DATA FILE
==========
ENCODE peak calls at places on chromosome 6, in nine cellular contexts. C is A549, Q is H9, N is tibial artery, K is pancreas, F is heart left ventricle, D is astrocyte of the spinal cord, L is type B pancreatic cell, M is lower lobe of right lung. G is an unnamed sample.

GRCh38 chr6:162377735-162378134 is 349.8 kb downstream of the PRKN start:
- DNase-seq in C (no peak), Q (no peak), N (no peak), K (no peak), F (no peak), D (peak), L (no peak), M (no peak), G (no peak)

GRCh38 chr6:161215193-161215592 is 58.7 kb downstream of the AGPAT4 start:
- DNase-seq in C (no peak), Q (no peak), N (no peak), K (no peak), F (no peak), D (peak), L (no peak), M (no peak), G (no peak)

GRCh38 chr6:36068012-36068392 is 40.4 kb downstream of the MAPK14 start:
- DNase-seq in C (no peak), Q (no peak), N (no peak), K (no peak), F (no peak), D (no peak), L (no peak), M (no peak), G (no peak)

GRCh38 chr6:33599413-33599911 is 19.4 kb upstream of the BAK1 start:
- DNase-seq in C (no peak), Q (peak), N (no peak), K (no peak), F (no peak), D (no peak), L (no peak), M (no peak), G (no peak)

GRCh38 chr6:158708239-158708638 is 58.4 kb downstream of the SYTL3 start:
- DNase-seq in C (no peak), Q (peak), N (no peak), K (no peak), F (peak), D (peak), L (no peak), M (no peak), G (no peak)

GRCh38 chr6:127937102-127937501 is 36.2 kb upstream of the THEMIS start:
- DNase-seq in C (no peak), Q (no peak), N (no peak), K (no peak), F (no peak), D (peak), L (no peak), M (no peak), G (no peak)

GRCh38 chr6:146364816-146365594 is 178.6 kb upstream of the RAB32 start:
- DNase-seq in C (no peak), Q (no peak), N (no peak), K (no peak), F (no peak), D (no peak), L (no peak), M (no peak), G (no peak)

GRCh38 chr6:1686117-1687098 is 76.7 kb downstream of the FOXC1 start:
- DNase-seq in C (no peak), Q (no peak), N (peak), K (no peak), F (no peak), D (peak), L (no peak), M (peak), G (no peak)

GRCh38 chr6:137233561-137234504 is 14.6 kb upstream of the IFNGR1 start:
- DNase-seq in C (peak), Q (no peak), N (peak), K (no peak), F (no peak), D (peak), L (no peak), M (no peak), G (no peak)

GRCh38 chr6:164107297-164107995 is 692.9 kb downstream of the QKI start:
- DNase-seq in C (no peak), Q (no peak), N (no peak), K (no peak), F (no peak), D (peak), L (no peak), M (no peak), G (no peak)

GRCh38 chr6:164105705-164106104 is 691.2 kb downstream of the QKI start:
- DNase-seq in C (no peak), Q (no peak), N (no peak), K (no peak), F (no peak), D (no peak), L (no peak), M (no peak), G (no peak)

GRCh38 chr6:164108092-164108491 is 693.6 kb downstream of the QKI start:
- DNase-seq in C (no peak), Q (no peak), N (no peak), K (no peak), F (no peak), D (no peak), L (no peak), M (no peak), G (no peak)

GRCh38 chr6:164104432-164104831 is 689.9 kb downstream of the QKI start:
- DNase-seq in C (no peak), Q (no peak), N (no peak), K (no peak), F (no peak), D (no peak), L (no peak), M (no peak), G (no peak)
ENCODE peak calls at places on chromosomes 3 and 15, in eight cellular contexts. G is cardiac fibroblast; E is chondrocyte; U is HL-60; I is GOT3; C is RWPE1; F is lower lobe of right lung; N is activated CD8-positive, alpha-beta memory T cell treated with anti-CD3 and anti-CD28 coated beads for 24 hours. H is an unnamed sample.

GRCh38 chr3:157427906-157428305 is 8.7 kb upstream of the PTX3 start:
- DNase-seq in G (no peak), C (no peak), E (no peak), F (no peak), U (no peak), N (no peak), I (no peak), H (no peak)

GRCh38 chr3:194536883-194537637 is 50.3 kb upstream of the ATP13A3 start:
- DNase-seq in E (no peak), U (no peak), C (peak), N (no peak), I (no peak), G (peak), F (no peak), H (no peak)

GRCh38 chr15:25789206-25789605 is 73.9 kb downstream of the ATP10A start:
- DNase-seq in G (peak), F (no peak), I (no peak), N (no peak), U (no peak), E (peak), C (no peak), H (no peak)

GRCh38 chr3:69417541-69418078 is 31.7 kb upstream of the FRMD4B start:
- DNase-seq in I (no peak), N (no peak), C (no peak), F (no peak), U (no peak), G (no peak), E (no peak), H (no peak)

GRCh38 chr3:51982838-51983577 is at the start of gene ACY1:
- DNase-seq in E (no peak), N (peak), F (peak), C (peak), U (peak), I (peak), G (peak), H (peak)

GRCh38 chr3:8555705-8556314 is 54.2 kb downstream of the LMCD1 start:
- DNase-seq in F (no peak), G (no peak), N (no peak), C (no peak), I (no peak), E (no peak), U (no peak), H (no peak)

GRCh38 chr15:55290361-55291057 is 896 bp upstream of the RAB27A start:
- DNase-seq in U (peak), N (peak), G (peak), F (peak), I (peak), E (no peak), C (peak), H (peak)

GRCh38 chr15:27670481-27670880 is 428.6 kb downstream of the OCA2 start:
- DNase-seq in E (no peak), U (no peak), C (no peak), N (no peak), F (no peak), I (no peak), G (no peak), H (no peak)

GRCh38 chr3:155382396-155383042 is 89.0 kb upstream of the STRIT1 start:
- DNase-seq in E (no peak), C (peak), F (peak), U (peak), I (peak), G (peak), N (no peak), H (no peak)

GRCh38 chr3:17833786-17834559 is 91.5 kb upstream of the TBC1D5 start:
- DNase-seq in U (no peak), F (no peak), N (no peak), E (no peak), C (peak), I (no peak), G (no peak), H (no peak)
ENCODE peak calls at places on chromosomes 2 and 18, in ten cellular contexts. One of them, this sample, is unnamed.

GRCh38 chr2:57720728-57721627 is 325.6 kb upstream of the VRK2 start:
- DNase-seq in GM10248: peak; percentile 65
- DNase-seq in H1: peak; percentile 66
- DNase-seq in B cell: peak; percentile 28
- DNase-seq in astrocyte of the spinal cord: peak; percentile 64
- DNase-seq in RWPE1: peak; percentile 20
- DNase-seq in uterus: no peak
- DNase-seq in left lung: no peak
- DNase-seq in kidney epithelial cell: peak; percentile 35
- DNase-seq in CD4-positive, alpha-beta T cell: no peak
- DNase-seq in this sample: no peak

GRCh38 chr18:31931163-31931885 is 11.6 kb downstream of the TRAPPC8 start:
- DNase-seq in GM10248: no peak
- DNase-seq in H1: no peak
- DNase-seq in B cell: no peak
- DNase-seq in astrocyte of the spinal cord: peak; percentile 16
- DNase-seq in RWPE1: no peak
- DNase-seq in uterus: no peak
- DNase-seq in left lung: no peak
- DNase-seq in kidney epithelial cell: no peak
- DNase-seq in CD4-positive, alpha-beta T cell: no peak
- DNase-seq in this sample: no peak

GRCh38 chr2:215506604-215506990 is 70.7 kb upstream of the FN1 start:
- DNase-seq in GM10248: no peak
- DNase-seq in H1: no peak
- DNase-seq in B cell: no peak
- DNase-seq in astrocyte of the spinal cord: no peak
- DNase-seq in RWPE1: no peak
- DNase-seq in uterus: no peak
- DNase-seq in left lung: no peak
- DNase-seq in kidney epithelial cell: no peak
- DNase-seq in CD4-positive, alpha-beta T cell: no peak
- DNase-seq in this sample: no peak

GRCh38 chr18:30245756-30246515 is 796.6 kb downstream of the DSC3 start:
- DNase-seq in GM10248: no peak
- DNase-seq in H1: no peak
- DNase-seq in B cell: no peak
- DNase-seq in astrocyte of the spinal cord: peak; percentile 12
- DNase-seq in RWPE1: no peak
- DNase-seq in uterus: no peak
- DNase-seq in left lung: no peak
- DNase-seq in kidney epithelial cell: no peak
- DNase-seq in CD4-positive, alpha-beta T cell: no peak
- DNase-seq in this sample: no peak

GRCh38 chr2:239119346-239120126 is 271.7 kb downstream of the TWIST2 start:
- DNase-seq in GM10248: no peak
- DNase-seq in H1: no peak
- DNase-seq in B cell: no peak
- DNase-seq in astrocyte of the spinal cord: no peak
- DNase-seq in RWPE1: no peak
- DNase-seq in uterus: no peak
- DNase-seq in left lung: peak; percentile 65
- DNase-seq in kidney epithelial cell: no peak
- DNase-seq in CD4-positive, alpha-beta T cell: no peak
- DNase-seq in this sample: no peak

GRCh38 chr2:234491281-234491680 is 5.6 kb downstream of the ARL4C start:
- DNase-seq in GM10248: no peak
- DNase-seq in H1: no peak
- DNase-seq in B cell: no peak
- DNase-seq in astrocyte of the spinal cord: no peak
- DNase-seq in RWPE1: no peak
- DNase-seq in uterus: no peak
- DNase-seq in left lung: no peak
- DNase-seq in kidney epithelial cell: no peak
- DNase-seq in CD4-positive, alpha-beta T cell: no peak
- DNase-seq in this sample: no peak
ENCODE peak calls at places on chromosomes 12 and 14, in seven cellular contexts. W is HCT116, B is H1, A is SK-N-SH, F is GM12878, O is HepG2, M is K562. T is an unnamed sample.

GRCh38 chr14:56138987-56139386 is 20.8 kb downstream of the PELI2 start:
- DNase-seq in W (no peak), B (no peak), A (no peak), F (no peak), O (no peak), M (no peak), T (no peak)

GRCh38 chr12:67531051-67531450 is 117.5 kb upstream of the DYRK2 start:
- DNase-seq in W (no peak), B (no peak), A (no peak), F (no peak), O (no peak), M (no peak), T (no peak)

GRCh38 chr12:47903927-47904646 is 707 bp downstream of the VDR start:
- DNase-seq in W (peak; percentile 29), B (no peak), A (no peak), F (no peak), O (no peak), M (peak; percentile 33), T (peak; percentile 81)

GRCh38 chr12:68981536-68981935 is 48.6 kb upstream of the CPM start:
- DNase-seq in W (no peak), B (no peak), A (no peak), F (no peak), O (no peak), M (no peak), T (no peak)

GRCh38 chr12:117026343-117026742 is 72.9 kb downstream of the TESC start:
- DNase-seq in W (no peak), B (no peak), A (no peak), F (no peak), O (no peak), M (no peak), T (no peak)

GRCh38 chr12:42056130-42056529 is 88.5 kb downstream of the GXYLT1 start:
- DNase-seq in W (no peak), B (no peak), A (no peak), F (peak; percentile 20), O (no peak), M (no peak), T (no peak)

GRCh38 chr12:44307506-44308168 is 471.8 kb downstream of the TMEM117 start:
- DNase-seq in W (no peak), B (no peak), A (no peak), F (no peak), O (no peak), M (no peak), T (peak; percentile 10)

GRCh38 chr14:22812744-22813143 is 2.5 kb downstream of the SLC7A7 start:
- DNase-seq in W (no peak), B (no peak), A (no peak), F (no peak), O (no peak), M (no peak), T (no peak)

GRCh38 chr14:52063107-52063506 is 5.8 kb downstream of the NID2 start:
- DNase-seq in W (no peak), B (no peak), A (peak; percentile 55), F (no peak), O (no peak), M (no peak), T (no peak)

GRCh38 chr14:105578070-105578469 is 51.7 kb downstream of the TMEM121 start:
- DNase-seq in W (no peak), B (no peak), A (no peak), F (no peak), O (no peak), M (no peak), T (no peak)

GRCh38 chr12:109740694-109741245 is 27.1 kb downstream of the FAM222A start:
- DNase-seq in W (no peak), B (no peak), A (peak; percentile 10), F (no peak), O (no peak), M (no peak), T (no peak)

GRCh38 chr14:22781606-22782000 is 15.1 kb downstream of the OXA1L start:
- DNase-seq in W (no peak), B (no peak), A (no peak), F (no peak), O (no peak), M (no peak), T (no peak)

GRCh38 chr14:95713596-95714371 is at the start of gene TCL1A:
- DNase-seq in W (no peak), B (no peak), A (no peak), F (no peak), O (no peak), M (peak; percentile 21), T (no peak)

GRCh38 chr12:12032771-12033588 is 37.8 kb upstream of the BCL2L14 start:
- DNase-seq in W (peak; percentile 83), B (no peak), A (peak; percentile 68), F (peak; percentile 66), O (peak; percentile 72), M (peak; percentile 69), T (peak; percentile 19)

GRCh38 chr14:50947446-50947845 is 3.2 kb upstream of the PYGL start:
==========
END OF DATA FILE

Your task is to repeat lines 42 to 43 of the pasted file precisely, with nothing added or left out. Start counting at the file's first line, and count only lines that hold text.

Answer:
- DNase-seq in U (peak), N (peak), G (peak), F (peak), I (peak), E (no peak), C (peak), H (peak)

GRCh38 chr15:27670481-27670880 is 428.6 kb downstream of the OCA2 start: